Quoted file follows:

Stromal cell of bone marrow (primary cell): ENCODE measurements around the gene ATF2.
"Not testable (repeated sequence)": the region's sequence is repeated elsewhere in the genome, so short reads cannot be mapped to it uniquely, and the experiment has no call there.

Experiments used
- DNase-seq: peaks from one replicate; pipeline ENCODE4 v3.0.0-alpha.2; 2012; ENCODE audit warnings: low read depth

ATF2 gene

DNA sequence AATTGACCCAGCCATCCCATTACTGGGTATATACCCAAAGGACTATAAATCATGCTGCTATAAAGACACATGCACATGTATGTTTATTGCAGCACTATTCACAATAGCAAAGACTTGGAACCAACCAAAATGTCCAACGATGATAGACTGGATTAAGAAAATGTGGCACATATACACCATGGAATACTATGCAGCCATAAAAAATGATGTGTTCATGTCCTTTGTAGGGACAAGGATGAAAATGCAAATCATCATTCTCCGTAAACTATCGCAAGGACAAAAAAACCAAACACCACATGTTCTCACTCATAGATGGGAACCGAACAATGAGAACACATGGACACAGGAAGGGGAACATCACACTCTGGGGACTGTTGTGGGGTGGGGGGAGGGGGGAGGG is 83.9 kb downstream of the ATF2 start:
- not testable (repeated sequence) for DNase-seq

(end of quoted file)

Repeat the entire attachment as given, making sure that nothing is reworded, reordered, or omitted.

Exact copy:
Stromal cell of bone marrow (primary cell): ENCODE measurements around the gene ATF2.
"Not testable (repeated sequence)": the region's sequence is repeated elsewhere in the genome, so short reads cannot be mapped to it uniquely, and the experiment has no call there.

Experiments used
- DNase-seq: peaks from one replicate; pipeline ENCODE4 v3.0.0-alpha.2; 2012; ENCODE audit warnings: low read depth

ATF2 gene

DNA sequence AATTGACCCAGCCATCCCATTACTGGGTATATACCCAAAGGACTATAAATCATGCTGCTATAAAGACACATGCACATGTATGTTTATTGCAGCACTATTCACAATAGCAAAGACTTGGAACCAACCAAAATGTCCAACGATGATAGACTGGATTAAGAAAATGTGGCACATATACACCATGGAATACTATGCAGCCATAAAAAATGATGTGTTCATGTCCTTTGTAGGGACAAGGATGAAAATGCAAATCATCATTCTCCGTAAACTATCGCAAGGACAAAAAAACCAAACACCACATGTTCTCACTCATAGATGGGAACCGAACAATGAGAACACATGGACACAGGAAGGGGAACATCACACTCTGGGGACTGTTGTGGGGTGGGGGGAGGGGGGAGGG is 83.9 kb downstream of the ATF2 start:
- not testable (repeated sequence) for DNase-seq